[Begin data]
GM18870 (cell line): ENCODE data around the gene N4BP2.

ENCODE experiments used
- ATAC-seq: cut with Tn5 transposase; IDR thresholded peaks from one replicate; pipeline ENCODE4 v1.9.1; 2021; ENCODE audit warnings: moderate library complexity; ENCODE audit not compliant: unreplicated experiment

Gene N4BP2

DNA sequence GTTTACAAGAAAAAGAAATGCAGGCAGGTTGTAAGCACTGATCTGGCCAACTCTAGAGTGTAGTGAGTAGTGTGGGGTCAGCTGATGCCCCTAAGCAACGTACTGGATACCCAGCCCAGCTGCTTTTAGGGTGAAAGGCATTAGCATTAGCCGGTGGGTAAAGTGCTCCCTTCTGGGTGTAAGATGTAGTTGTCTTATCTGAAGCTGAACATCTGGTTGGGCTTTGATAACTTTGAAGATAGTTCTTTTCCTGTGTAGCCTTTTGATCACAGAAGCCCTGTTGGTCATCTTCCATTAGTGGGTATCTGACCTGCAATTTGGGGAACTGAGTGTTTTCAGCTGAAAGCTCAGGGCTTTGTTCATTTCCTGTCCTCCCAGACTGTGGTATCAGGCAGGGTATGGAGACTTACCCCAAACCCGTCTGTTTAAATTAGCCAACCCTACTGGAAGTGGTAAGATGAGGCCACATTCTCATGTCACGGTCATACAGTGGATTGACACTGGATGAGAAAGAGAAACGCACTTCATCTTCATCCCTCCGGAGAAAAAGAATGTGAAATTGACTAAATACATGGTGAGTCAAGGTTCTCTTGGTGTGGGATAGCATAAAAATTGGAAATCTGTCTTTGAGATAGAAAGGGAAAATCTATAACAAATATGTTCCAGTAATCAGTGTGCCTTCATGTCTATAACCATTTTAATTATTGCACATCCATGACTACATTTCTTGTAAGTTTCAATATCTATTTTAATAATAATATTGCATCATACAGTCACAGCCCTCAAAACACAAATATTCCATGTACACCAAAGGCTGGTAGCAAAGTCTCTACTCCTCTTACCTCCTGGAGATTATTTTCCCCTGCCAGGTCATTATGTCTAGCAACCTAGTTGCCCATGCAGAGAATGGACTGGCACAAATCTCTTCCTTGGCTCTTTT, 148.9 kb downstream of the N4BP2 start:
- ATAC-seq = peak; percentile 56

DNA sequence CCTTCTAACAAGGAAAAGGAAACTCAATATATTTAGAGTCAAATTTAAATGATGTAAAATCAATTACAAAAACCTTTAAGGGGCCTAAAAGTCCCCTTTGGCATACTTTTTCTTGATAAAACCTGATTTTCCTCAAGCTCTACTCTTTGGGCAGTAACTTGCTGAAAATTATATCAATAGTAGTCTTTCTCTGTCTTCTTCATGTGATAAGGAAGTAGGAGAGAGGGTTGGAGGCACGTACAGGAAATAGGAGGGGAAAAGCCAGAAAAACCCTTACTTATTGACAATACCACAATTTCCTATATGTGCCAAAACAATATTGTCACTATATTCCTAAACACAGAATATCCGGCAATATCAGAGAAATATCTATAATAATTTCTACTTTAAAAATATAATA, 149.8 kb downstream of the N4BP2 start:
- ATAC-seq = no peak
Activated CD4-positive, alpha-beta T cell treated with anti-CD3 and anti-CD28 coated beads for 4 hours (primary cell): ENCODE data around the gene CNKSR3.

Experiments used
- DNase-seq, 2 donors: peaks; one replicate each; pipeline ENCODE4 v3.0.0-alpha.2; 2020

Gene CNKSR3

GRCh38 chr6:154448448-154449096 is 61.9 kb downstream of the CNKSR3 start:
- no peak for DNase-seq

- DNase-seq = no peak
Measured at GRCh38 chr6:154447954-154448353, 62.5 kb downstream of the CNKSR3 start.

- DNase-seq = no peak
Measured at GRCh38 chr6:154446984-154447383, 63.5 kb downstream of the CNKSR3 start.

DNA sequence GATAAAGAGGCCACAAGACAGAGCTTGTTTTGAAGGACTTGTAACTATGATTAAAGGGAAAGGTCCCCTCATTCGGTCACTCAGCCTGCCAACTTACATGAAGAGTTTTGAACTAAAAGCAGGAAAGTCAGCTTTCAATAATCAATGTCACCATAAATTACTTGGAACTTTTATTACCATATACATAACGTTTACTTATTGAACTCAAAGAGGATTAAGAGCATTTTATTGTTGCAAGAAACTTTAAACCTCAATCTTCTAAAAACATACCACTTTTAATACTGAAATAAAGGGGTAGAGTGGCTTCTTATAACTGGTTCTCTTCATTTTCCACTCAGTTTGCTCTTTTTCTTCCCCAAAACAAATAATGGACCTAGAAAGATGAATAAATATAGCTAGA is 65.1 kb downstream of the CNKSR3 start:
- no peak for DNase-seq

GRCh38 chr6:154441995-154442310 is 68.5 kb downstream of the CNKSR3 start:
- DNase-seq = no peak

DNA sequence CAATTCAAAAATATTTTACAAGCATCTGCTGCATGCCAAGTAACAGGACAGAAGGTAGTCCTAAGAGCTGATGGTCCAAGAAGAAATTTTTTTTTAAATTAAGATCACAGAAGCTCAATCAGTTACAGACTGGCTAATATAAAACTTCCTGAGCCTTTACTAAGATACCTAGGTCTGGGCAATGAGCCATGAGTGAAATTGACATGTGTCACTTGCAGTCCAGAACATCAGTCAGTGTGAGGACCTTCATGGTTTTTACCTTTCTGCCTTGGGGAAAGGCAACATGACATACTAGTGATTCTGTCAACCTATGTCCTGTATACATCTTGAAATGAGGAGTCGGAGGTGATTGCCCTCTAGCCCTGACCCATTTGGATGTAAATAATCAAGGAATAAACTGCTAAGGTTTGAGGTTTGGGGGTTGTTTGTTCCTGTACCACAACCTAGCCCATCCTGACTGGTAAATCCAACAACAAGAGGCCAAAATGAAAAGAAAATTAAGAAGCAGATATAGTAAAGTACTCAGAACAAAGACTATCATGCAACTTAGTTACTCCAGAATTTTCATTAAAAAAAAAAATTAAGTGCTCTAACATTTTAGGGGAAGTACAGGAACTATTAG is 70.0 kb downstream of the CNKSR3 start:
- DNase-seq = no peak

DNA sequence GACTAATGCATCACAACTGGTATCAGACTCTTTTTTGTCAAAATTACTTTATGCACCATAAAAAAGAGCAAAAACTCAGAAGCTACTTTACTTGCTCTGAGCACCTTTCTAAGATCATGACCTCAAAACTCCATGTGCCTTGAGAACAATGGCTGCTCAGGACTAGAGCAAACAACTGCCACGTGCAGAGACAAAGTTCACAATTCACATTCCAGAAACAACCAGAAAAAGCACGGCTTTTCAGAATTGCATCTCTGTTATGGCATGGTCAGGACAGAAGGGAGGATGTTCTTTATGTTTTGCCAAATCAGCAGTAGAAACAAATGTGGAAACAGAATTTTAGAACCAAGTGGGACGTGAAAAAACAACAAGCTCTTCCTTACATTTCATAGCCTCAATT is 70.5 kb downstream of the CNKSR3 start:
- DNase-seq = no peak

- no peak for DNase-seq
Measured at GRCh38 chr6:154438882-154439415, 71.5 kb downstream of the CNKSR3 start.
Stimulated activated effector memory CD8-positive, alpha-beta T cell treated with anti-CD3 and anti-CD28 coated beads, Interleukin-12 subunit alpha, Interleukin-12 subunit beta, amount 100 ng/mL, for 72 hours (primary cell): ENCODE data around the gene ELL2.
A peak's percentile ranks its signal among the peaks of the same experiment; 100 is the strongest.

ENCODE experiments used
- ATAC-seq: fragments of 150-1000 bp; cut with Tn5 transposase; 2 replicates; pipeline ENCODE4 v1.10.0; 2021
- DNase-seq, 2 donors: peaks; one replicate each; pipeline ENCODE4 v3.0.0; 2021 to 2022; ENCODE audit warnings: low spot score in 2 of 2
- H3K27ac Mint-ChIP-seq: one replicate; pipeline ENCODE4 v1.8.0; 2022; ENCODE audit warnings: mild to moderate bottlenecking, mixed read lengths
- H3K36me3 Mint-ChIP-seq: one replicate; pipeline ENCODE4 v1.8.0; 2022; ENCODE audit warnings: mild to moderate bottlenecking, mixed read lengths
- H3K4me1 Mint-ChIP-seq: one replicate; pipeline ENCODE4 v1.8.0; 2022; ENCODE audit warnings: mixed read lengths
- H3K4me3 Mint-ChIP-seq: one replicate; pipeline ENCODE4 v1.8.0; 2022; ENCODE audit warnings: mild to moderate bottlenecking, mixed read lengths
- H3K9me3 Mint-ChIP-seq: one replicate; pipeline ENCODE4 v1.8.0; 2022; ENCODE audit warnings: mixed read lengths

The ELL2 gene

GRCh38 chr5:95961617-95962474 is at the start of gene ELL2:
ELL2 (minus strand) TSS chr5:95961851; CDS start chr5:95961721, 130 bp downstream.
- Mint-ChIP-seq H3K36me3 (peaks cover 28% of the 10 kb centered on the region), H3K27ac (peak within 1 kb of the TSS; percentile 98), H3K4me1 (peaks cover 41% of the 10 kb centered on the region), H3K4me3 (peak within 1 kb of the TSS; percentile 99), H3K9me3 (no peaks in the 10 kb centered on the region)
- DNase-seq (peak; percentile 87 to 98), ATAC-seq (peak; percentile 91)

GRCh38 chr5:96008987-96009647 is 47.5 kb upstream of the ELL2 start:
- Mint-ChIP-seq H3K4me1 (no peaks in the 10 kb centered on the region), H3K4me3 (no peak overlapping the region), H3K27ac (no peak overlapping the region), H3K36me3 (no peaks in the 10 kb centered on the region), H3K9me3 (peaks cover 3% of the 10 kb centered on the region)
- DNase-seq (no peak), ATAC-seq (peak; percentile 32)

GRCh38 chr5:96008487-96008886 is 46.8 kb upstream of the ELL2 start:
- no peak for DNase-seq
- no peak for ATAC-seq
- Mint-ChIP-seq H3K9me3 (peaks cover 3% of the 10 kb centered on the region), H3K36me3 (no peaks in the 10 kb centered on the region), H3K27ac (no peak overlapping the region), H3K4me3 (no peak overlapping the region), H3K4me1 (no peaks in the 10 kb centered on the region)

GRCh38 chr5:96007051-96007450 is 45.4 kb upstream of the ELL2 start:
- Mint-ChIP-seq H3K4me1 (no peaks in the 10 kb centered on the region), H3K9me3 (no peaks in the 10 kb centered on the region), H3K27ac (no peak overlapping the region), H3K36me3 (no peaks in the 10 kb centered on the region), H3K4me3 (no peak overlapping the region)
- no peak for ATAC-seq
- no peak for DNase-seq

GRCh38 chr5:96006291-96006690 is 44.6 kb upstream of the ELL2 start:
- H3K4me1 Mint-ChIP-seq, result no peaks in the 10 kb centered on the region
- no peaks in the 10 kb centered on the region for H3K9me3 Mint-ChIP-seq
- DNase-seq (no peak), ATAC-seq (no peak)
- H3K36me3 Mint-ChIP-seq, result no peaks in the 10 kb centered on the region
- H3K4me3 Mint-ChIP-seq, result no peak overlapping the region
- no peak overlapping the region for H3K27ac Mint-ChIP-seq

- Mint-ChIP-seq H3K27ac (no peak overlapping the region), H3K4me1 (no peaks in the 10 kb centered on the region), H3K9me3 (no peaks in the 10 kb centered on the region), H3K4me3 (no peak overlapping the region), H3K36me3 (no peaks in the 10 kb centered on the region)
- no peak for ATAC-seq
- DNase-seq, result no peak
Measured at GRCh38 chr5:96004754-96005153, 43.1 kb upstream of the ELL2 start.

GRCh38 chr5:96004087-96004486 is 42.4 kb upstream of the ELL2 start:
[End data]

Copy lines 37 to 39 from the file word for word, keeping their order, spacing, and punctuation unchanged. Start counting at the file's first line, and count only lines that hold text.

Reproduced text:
- H3K4me3 Mint-ChIP-seq: one replicate; pipeline ENCODE4 v1.8.0; 2022; ENCODE audit warnings: mild to moderate bottlenecking, mixed read lengths
- H3K9me3 Mint-ChIP-seq: one replicate; pipeline ENCODE4 v1.8.0; 2022; ENCODE audit warnings: mixed read lengths

The ELL2 gene